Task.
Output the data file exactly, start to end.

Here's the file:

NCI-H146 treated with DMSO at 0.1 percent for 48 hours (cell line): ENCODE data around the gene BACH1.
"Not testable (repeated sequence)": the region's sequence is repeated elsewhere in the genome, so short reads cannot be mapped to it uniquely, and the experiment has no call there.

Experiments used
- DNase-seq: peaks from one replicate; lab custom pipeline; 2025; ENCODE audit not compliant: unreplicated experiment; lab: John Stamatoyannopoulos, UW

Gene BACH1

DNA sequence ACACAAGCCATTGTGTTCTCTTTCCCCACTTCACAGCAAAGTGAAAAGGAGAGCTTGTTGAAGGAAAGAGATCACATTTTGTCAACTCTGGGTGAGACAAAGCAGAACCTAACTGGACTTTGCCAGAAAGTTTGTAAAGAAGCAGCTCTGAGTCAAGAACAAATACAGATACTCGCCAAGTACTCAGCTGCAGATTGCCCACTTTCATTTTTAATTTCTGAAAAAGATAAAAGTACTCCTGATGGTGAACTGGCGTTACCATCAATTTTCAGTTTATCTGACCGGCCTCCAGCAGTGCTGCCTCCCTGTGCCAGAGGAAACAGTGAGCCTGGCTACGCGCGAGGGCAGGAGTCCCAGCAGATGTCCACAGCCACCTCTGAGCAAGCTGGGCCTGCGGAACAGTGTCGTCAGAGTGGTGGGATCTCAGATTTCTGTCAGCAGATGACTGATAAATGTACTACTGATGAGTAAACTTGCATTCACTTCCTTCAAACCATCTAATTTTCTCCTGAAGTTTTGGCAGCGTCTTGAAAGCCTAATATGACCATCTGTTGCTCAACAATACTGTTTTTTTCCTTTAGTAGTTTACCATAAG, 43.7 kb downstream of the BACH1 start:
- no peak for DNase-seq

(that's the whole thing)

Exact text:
NCI-H146 treated with DMSO at 0.1 percent for 48 hours (cell line): ENCODE data around the gene BACH1.
"Not testable (repeated sequence)": the region's sequence is repeated elsewhere in the genome, so short reads cannot be mapped to it uniquely, and the experiment has no call there.

Experiments used
- DNase-seq: peaks from one replicate; lab custom pipeline; 2025; ENCODE audit not compliant: unreplicated experiment; lab: John Stamatoyannopoulos, UW

Gene BACH1

DNA sequence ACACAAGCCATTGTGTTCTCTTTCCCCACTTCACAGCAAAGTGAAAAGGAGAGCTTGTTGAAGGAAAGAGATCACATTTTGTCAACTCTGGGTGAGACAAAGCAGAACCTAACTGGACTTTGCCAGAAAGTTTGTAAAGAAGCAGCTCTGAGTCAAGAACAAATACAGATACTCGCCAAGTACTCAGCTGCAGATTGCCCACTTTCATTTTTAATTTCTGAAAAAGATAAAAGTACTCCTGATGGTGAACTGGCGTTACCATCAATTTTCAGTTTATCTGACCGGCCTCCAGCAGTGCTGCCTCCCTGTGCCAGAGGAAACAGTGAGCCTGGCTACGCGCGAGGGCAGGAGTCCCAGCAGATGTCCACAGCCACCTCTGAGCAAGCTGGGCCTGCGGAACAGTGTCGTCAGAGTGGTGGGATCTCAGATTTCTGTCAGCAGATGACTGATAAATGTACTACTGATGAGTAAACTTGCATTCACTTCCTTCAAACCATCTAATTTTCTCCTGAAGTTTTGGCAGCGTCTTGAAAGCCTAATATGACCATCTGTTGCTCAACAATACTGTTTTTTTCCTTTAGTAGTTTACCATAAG, 43.7 kb downstream of the BACH1 start:
- no peak for DNase-seq